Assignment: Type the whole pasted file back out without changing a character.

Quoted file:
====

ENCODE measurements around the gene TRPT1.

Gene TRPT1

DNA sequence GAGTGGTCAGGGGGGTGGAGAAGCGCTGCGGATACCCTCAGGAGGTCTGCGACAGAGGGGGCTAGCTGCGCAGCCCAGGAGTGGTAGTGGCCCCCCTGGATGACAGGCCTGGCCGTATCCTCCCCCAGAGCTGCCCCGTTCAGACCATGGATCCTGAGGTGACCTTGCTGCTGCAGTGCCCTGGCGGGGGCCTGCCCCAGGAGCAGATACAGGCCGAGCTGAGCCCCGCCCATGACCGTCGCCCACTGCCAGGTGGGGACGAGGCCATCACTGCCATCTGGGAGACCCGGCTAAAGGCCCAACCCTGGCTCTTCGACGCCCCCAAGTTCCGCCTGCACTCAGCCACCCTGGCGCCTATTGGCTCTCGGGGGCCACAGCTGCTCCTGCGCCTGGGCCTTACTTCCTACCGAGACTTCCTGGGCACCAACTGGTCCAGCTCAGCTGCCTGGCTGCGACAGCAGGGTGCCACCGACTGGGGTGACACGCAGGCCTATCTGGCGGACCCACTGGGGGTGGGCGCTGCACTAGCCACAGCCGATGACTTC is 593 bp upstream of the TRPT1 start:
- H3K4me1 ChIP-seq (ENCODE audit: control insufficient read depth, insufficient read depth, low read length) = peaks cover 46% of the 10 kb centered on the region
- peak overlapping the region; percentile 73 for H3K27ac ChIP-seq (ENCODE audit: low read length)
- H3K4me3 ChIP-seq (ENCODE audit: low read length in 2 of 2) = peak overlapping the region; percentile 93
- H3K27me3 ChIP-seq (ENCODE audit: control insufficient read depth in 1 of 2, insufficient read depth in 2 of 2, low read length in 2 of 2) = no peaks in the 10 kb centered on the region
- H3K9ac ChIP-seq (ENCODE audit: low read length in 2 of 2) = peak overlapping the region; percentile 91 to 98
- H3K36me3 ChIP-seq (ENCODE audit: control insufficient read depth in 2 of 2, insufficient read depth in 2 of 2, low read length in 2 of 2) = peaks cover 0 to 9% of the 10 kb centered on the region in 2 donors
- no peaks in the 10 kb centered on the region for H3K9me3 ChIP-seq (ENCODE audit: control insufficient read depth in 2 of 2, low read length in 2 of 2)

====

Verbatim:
ENCODE measurements around the gene TRPT1.

Gene TRPT1

DNA sequence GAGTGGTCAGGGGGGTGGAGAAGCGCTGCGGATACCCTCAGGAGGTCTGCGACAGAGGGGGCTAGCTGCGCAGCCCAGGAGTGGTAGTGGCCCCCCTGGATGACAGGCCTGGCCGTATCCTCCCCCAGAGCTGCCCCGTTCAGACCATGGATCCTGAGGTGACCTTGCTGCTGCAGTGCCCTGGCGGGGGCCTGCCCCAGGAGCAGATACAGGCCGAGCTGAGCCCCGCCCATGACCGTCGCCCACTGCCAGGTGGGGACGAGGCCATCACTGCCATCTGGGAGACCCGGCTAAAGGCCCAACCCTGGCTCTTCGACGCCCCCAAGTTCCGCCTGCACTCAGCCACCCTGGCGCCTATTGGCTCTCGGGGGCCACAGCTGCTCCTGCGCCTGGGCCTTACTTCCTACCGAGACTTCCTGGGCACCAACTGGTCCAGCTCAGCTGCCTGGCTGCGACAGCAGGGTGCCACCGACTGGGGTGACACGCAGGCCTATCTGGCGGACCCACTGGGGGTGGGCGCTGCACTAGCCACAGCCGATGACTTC is 593 bp upstream of the TRPT1 start:
- H3K4me1 ChIP-seq (ENCODE audit: control insufficient read depth, insufficient read depth, low read length) = peaks cover 46% of the 10 kb centered on the region
- peak overlapping the region; percentile 73 for H3K27ac ChIP-seq (ENCODE audit: low read length)
- H3K4me3 ChIP-seq (ENCODE audit: low read length in 2 of 2) = peak overlapping the region; percentile 93
- H3K27me3 ChIP-seq (ENCODE audit: control insufficient read depth in 1 of 2, insufficient read depth in 2 of 2, low read length in 2 of 2) = no peaks in the 10 kb centered on the region
- H3K9ac ChIP-seq (ENCODE audit: low read length in 2 of 2) = peak overlapping the region; percentile 91 to 98
- H3K36me3 ChIP-seq (ENCODE audit: control insufficient read depth in 2 of 2, insufficient read depth in 2 of 2, low read length in 2 of 2) = peaks cover 0 to 9% of the 10 kb centered on the region in 2 donors
- no peaks in the 10 kb centered on the region for H3K9me3 ChIP-seq (ENCODE audit: control insufficient read depth in 2 of 2, low read length in 2 of 2)